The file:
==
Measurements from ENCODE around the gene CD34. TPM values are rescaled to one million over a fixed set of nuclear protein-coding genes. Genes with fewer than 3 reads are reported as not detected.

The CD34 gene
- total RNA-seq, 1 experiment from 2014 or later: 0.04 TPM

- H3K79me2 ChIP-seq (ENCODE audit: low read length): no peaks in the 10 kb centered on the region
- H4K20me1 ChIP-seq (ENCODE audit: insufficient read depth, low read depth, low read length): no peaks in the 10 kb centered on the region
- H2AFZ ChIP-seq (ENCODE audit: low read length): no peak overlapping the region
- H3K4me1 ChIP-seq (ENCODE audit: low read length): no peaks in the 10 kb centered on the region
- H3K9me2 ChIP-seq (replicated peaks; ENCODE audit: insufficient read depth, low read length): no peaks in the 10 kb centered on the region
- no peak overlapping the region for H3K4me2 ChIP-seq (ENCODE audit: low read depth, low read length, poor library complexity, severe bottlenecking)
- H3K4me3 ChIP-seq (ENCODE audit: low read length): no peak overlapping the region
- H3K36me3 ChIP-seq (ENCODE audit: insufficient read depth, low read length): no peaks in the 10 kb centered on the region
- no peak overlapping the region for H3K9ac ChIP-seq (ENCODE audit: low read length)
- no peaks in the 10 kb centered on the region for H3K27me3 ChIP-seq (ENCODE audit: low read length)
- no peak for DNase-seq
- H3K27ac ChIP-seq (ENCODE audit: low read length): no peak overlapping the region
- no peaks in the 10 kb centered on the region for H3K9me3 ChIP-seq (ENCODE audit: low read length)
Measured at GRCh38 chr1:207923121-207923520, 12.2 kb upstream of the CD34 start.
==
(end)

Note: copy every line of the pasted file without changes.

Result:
Measurements from ENCODE around the gene CD34. TPM values are rescaled to one million over a fixed set of nuclear protein-coding genes. Genes with fewer than 3 reads are reported as not detected.

The CD34 gene
- total RNA-seq, 1 experiment from 2014 or later: 0.04 TPM

- H3K79me2 ChIP-seq (ENCODE audit: low read length): no peaks in the 10 kb centered on the region
- H4K20me1 ChIP-seq (ENCODE audit: insufficient read depth, low read depth, low read length): no peaks in the 10 kb centered on the region
- H2AFZ ChIP-seq (ENCODE audit: low read length): no peak overlapping the region
- H3K4me1 ChIP-seq (ENCODE audit: low read length): no peaks in the 10 kb centered on the region
- H3K9me2 ChIP-seq (replicated peaks; ENCODE audit: insufficient read depth, low read length): no peaks in the 10 kb centered on the region
- no peak overlapping the region for H3K4me2 ChIP-seq (ENCODE audit: low read depth, low read length, poor library complexity, severe bottlenecking)
- H3K4me3 ChIP-seq (ENCODE audit: low read length): no peak overlapping the region
- H3K36me3 ChIP-seq (ENCODE audit: insufficient read depth, low read length): no peaks in the 10 kb centered on the region
- no peak overlapping the region for H3K9ac ChIP-seq (ENCODE audit: low read length)
- no peaks in the 10 kb centered on the region for H3K27me3 ChIP-seq (ENCODE audit: low read length)
- no peak for DNase-seq
- H3K27ac ChIP-seq (ENCODE audit: low read length): no peak overlapping the region
- no peaks in the 10 kb centered on the region for H3K9me3 ChIP-seq (ENCODE audit: low read length)
Measured at GRCh38 chr1:207923121-207923520, 12.2 kb upstream of the CD34 start.